Configuration of Conky System Monitor for Linux

Widgets are support programs to equip KDE or Gnome desktop, well-known by Linux users. They simplify indication process for lots of parameters: from processor loading and core temperature to calendar and weather (OS Windows call these applications gadgets). As a rule, such programs are connected with desktop environment, thus they can demand more dependencies while installing. For those who get used to effective work with computer resources, conky, as a universal system monitor, will rouse some interest. The main peculiarity of this program is the usage of X Window System functionality to display data on the desktop, be it XFCE, IceWM, KDE, or any other.

At first start, conky's appearance may seem constraint, but don't underestimate it at once.

conky system monitor

The official website gives proper documentation which can also be found if you type in console:

$ man conky

In this article, we'll show you the most important configuration parameters. Firstly, copy the configuration file to the home directory:

$ cp /etc/conky/conky.conf ~/.conkyrc

and adjust it to your preferences. It is worth mentioning that there's a division of a configuration file into two parts where the first defines appearance and window position, and the second (under TEXT tag) is responsible for data shown by the system monitor. With the help of first section parameters we can preset the position of a window. Let's take the right upper corner:

alignment top_right

The arrangement is a combination of key words top, bottom, middle, right, left. To render application in its window we use Boolean variable

own_window yes

if we set "no", the window will overlay all objects on the desktop. The transparency command is performed by:

own_window_transparent yes

To update conky gradually, it's necessary to turn on the double buffering and refresh time in seconds. At the same time, we remember that frequent window update requires system resources:

double_buffer yes 
update_interval 2

It is possible to change the color of a font in Xft library not to offend the eye

use_xft yes 
xftfont Georgia:size=12 

Now, let's turn to the second part of a configuration which is an output formation. Expectedly, the first user's desire can be to install the time and date in a comfortable format

${color white}${font size=10}${alignc}${voffset 6}${time %A %e %B %G} 
${color white}${font Neuropol:size=30}${alignc}${time %l:%M}

Let us consider the text given above. Code of input interface becomes intuitively clear: it is obvious that all parameters have the form of ${variable option}, where the variable can adopt the value of color (the color of the text), alignc (puts the text to the center), font (makes up the necessary font), execi (executes a shell command with the specific interval), etc. Variables, in their turn, can have additional parameters such as font color and size. If the parameter isn't mentioned, it is set by default. Line ${time %l:%M} sets 12-hour time format output.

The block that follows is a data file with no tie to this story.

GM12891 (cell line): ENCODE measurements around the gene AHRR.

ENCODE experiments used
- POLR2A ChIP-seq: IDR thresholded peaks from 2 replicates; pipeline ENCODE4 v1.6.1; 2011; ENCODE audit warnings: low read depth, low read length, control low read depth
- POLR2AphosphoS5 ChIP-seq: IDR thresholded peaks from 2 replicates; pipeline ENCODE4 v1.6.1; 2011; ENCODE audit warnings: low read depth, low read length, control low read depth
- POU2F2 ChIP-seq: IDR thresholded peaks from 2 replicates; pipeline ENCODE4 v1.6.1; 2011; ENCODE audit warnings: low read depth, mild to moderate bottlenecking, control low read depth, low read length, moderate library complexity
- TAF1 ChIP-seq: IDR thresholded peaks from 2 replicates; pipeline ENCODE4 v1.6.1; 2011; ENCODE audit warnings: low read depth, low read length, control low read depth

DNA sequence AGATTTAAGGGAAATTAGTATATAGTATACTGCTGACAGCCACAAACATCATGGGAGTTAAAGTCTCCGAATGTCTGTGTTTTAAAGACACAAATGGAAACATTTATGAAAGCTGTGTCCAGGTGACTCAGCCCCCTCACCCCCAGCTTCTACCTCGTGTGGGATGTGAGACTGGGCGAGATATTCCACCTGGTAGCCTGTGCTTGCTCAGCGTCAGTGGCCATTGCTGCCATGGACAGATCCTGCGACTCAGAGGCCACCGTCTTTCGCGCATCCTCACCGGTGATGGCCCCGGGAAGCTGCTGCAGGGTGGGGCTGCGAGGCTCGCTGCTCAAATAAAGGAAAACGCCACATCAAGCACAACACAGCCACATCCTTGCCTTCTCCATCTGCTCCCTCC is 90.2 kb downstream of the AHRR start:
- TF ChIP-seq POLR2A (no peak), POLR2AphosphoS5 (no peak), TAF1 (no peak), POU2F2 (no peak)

You can input the information about the core with:

${color}${font StyleBats:size=12}${font}${color white}Kernel: ${color}${kernel}

Processor usage graphic can be viewed with cpugraph, which among its parameters has: core number (cpuN), height and length of the window, and the color of progress bar:

${cpugraph cpu1 25,120 FFFFFF FFFFFF} $alignr${cpugraph cpu2 25,120 FFFFFF FFFFFF}

To see temperature on your hardware you need to install lm-sensors. Then, sort out lines by the key word (command grep) and symbols with temperature (command cut -c) :

${color white}CPU:          ${execi 2 sensors | grep temp1 | cut -c 16-17}°? 
${color white}Core 1:       ${execi 2 sensors | grep Core\ 0 | cut -c 16-17}°? 
${color white}Core 2:       ${execi 2 sensors | grep Core\ 1 | cut -c 16-17}°? 
/dev/sda:  ${execi 2 /usr/sbin/hddtemp /dev/sda -q | awk '{print $3; }' | cut -c 1-2}°?

Monitoring of RAM and file system use is also performed by the built-in variable:

$mem (amount of RAM used), $swap (amount of swap using), ${fs_free path} (free space in file system in a given way - path):

${color white}RAM:  ${color white} $memperc% $mem/$memmax 
${color white}${membar 3,245} 
${color white}SWAP: ${color white} $swapperc% $swap/$swapmax 
${color white}${swapbar 3,245} 
${color white}Root:    ${color white}${fs_free /}/${fs_size /} 
${color white}${fs_bar 3,245 /} 
${color white}Home:    ${color white}${fs_free /home}/${fs_size /home} 
${color white}${fs_bar 3,245 /home} 

Finally, we've got proper system monitor on the environment of desktop XFCE:

conky on XFCE desktop

The same widget launched on Unity desktop:

conky on Unity desktop

Thus, here is a conclusion: spending at least some time to adjust conky's configuration, we get powerful instrument to monitor system resources with standard output that doesn't depend on the desktop environment. You can download file .conkyrc from this link.

Article's author: Derek Berrington PhD in Engineering Sciences, expert in physics and programming at AssignmentExpert

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